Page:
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Brief description of the issue:
My CPU is achieving temperatures of 90º celsius as soon as I start MSFS of ar any other game.
I would like to ckeck if in the community in general people have a similar experience or I can have a problem with my cooler. (no overclocking)
Of course this is not related with MSFS, and I would like only to have feeedback from people with similar HW if they have similar temperatures.
Provide Screenshot(s)/video(s) of the issue encountered:
Detail steps to reproduce the issue encountered:
PC specs for those who want to assist (if not entered in your profile)
I9 10900K - 32GB RAM - GPU 3080 - COOLER MSI Liquid Cooling 360mm (3 fans)
Build Version # when you first started experiencing this issue:
Not relevant to this topic.
Are you on the Steam or Microsoft Store version?
Did you submit this to Zendesk? If so, what is your ticket #?
As this is not a bug of MSFS as you stated, I moved your topic out of the #bugs-and-issues section and into the more appropriate #self-service:pc-hardware category.
89 is a problem. My CPU is overclocked and never gets above 60. A couple of things to think about.
- Liquid cooling. Surprisingly I got the best result by having radiator fan blowing into the case. This may seem odd to recommend blowing hot air into the case. But this means the radiator is getting cool air from outside the case rather than heated air from inside the case to cool the CPU. You just need to have an adjacent fan blowing out of the case to vent this hot air. I have a single fan radiator blowing in from the rear of the case and another fan immediately above this blow up out of the case. Guess this will not be possible with your 3 fan setup as that is mosty likely mounted at the top. Your RTX3080 is probably generating heaps of heat which you then use to cool your CPU, reducing the effectiveness of your water cooling.
- Case airflow. I usually replace all the default case fans with Noctua fans. Noctua are not pretty but have very high airflow for very low noise for a resonable cost. This allows them to run at max all the time and is not an expensive option.
- Case pressure - Have the same airflow coming is as going out.ie 2 fans in, 2 fans out.
- Lastly give all your air inflow filters (if your PC has them) a vacuum at least every 6 months. They clog up pretty quick, reducing airflow.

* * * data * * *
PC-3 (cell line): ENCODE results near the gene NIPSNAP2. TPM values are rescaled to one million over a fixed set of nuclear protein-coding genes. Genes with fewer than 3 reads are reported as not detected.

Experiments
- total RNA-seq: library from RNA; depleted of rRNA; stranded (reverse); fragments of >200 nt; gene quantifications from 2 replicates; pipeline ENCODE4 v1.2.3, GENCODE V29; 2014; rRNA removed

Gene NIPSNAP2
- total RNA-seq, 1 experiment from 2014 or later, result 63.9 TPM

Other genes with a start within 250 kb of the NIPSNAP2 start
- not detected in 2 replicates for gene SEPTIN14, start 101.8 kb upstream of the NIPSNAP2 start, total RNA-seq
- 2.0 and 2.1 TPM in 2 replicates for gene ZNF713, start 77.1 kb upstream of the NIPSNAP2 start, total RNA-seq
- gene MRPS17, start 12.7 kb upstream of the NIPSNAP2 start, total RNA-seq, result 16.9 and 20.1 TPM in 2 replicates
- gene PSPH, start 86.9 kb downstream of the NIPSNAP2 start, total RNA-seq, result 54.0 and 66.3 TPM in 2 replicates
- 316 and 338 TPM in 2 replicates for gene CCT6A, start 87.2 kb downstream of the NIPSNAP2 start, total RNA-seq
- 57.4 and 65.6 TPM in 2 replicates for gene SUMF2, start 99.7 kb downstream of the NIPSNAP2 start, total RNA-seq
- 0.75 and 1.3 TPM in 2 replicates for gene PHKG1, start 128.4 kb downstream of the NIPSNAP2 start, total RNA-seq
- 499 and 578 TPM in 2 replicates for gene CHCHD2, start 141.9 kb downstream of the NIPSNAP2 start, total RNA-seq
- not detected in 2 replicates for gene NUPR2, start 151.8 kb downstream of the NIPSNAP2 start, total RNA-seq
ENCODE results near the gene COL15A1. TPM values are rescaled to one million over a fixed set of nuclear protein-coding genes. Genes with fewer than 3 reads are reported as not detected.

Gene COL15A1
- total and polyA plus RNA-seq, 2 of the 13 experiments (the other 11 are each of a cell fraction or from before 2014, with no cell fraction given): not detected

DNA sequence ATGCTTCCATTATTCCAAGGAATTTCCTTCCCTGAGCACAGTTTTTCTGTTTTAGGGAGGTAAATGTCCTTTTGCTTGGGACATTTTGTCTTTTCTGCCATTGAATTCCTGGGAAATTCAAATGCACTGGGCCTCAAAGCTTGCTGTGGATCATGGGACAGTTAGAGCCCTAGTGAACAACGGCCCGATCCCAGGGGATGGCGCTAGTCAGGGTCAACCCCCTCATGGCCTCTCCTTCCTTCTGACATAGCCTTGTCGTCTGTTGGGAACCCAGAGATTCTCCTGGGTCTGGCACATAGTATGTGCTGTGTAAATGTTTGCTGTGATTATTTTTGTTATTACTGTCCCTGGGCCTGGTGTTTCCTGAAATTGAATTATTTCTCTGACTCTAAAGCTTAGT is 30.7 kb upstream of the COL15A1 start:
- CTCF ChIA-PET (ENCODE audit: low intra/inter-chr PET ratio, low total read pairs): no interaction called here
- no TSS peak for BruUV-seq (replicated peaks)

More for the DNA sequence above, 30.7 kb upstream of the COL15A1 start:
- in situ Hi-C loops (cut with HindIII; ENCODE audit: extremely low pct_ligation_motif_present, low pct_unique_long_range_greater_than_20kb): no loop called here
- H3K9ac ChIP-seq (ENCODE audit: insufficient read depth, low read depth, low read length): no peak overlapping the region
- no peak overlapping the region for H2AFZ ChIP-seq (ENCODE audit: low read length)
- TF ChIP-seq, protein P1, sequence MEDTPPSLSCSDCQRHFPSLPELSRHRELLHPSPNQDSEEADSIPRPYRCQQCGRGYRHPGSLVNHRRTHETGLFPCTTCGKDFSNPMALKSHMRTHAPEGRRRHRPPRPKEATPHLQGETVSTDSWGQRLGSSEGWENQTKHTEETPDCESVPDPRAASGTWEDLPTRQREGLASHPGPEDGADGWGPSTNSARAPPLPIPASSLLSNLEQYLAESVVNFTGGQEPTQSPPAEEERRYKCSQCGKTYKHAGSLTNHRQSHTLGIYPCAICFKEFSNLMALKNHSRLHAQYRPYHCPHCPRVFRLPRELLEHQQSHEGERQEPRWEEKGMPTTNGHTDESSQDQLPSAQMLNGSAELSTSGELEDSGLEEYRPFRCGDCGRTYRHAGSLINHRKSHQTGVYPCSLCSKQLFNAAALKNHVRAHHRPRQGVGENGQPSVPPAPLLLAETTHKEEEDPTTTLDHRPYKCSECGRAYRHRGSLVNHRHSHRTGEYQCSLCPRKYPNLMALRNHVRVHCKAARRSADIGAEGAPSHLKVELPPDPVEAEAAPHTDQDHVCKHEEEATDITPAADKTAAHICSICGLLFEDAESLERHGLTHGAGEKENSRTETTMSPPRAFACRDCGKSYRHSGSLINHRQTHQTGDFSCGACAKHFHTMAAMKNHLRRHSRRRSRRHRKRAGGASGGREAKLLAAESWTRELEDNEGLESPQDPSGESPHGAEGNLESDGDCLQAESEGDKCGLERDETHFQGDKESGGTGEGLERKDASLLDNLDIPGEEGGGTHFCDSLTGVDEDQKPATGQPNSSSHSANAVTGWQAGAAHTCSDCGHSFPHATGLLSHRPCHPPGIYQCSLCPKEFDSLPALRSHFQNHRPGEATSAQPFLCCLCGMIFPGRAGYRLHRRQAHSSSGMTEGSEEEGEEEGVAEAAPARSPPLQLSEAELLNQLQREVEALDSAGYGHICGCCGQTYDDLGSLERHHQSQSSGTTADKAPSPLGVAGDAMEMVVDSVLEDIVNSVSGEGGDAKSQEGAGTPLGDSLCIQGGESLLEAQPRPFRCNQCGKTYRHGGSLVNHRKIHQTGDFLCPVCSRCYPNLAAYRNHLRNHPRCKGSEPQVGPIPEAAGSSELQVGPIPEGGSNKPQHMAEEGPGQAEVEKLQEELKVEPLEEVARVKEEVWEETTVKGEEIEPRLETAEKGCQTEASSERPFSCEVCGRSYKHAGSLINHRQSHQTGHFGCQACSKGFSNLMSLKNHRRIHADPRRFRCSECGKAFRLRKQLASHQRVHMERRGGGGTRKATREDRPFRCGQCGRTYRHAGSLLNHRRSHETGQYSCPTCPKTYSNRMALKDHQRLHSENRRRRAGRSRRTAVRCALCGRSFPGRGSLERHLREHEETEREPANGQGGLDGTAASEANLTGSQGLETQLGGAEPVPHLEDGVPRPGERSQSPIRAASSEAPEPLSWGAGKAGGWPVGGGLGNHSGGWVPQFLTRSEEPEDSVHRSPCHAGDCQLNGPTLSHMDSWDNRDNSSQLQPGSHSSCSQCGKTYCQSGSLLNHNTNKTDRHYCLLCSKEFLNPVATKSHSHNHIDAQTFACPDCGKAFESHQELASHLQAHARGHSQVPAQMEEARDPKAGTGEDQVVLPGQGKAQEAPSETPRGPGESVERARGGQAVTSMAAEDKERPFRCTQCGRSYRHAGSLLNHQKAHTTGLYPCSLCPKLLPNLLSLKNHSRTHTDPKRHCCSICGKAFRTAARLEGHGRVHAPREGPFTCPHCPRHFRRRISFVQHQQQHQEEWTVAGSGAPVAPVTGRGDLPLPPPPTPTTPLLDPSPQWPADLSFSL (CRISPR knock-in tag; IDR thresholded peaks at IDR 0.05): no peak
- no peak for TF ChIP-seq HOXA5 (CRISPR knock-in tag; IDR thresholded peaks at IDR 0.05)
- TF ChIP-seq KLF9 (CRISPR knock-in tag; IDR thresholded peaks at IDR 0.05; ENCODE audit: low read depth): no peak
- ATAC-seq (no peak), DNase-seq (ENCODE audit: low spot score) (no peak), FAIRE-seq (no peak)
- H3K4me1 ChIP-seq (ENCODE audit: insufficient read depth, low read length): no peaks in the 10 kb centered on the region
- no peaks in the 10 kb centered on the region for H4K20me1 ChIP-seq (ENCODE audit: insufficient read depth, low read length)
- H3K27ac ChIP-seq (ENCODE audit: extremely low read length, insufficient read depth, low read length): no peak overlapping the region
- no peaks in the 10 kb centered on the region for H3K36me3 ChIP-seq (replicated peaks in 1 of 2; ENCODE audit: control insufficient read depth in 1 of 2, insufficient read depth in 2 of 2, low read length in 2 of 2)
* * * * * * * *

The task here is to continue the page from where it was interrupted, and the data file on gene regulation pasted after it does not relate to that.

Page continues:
While the points above help general cooling, they are most likely not your problem. So it may be that you CPU cooler plate that connects your water cooling to the CPU is not seated correctly, preventing the cooling system from working properly. Might be time to take it off give it a clean, apply some new CPU paste and refit it.
But even this sort of problem is unusual (but not unheard of) as most CPU mounts generally prevent this sort of problem, so one last thing to check is make sure your CPU water cooling motor is working. Mine has a separate power connection, which you have to be carefull not to dislodge.
Thanks by your words and advices. I will check my water cooler and apply new CPU paste to check if I have any improvement. Filters are clean, the issue it’s not coming from here, Again thanks.
Hi man (I’m Brazilian too). That temperature at that low load really can’t be right, even if you were using a default cooler. Your 360 should be enough.
Please, don’t get me wrong, but check if there is no plastic film between the cold plate and the CPU heat spreader. Even Linus Sebastian (Linus Tech Tips) admits having done that at least once.
Also make sure the water pump is running and has no air bubbles stuck on it. That is the problem raised by Gamer’s Nexus that caused quite a fuss in the community a few months ago. In that video he suggests that placing the pump above the radiator may cause bubbles to rest in the pump, making it not work and even dying. It is not a sure case, since my pump is above almost all other components and I haven’t this issue. Stephen also states it is just a recommendation. Installing the pump above the rest of the loop is not guaranteed to cause the bubble issue. If you have, try rotating your cabinet while turned on, making the pump to be below the rest of the loop for a few moments to force the bubbles out of the pump.
I have an Intel i7 4790K, a famously difficult processor to cool. With a 280 AIO liquid radiator, I had thermal throttling at high loads and no overclocking. CPU cores went instantly to 100ºC upon load and rested at or above 60ºC at idle. Finally I gathered courage and delided my CPU, replacing the internal thermal paste with liquid metal. What a change! Now at load and overclocked, my core temps never goes above 60ºC. Make your research to see if deliding is an option for your CPU.
Pretty straight forward based on your post. Your cooler is going. Been there, done that, got the t-shirt. Replace your cooler.
Thanks friend, I will check the water pump and replace thermal paste (and also check if the plastic between AIO and CPU was removed - we never know - the computer was build by others).
Again thanks by your advice.